uniform for American women. For the first time, American women "dressed
with a uniformity of look which blurred economic and social
distinctions."3 Though the garment itself may have eliminated some outward
markers of economic or social difference, the manufacturing process of
this widely worn garment highlighted deeply entrenched economic divisions.

In the late 19th century, many ready-made garments, including
shirtwaists, were manufactured in small-scale factories known as
sweatshops. Crowded, poorly ventilated and staffed with low-paid
immigrant labor, sweatshops fed an increased interest in fashionable, affordable, ready-made clothing. Though various activists had already decried the
conditions of sweatshop labor, the dire working conditions of many
garment workers were highlighted by the Triangle Waist Factory fire of 1911.
During this disaster, 146 people (mostly young women) were
killed attempting to escape a fire in the premises of a New York City
shirtwaist factory. In the aftermath of the fire, new laws and
additional enforcement of old laws led to limited improvements in the
working conditions of garment workers.

1 "The Garibaldi Shirt" Godey's Lady's Book and Magazine Jan 1862: 21.

2 Gimbel's Illustrated 1915 Fashion Catalog. Reprint, New York: Dover Publications, Inc., 1994: 44.

3 Kidwell, Claudia B., and Margaret C. Christman. Suiting Everyone: The Democratization of Clothing in America. Washington, D.C.: Smithsonian Institution Press, 1974.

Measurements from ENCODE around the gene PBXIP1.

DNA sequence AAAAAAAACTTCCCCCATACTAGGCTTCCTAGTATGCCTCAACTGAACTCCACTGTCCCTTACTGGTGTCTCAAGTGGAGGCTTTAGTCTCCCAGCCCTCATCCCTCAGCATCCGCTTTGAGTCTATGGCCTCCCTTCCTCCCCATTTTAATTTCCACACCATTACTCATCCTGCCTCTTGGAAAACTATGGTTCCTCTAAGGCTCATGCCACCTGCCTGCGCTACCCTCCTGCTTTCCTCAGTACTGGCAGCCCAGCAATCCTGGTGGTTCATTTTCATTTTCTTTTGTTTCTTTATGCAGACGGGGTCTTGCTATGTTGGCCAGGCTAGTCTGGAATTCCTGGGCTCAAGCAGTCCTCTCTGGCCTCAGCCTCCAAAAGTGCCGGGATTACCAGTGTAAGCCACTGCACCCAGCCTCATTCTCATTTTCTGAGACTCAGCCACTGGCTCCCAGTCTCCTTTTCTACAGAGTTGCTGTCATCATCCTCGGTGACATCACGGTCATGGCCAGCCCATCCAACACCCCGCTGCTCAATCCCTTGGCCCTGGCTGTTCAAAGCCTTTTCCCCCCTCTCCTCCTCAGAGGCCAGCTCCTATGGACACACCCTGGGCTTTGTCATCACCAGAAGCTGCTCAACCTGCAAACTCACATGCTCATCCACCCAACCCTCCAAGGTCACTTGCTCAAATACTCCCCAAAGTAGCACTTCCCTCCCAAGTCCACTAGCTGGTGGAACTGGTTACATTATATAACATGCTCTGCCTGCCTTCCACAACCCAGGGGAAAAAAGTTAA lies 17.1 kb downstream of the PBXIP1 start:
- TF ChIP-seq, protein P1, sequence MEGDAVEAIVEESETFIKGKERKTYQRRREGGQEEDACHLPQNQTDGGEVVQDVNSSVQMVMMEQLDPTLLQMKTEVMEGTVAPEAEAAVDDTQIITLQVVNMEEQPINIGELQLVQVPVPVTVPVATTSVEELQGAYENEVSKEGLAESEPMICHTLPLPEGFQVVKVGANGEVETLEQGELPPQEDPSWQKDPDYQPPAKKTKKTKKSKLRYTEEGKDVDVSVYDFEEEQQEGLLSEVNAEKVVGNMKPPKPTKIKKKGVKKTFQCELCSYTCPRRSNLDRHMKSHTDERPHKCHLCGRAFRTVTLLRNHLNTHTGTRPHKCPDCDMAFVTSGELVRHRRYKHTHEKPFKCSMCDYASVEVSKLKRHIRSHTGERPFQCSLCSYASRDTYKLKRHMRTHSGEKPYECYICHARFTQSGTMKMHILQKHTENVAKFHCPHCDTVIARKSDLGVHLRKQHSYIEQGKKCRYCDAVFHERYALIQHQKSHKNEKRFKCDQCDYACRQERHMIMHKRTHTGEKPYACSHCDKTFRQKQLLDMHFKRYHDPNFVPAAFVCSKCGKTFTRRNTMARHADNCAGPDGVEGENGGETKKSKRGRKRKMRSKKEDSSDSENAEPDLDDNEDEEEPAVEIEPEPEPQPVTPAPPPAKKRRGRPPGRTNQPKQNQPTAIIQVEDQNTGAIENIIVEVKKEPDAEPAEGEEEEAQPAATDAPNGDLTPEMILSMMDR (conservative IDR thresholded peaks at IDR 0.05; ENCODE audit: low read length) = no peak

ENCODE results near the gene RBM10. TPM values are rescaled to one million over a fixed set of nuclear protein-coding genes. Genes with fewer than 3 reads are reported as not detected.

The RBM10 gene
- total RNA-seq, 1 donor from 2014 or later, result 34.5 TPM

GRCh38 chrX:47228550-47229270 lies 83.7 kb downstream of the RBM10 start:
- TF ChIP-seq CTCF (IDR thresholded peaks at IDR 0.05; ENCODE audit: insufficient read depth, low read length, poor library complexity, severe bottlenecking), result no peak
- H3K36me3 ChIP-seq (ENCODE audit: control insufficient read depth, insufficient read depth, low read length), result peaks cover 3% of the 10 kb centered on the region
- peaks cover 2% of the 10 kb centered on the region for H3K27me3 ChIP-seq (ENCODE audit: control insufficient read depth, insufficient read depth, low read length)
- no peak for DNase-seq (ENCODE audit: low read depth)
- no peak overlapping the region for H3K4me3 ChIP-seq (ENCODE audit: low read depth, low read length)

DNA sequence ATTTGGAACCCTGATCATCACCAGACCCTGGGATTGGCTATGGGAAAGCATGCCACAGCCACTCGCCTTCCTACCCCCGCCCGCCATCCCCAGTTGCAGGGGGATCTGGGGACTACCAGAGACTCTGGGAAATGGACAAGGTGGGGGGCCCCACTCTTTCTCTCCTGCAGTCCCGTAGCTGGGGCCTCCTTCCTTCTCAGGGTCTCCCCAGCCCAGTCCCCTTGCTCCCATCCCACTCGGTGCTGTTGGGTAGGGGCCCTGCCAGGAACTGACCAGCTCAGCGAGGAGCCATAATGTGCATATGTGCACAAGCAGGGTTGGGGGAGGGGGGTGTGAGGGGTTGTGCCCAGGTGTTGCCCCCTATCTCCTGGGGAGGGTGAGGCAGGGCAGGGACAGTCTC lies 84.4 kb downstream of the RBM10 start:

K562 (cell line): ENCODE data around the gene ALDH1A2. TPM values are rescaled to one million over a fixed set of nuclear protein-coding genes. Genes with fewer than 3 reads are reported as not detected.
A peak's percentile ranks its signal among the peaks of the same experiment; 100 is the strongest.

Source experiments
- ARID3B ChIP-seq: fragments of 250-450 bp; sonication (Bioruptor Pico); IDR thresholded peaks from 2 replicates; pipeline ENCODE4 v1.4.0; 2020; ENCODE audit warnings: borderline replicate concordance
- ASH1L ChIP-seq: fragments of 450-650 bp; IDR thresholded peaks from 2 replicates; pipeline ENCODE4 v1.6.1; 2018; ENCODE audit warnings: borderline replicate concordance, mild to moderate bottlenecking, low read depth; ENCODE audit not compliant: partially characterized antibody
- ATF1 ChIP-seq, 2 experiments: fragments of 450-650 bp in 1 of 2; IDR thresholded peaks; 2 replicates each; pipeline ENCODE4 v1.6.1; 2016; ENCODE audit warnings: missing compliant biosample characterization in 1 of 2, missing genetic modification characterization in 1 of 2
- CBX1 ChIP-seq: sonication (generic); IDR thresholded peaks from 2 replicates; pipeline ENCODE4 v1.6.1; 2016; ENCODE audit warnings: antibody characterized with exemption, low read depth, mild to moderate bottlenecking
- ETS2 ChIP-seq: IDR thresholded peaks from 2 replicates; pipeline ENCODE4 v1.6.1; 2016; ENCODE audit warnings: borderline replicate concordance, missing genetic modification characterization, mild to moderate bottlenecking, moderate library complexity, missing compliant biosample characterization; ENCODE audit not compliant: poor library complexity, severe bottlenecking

3 responses to “1890s shirtwaist

  1. Of course, it depends on whether you are calling a specific style of separate, white bodice a shirtwaist. But when I was researching my book The Lady’s Stratagem: A Repository of 1820s Directions for the Toilet, Mantua-Making, Stay-Making, Millinery & Etiquette, I discovered that the separate white bodice and contrasting, colored skirt were well established in the 1820s. Often the skirt was reccyled from a dress whose bodice had worn out.

    Fran Grimble

  2. Rachel says:

    Hi Fran,

    I’m interested in your discovery. To my mind, a shirtwaist is most commonly made of lightweight cotton, silk or possibly linen and is designed specifically to be worn with a skirt. It usually buttons up the center back or sometimes the center front. Also, it doesn’t have any internal boning; this structure would be provided by the corset worn underneath.

    The white bodices you found to be common in the 1820s, were they sewn specifically to be worn with skirts? Were they worn by a particular social class or in particular situations? You mentioned that the skirts worn with these bodices were often sewn from worn out dresses; was this the case with the bodice? Was it also constructed from a worn out dress?

    Thanks for your comment Fran, I can’t wait to hear more!

  3. Hey,glad to see this post. Like the way, you have mentioned about shirtwaist outfit. According to me, it is light in wearing,look stylish as well professional too! Especially, for the working women,they would surely prefer to wear such outfits.Nice one! Keep updating such new arrivals like this.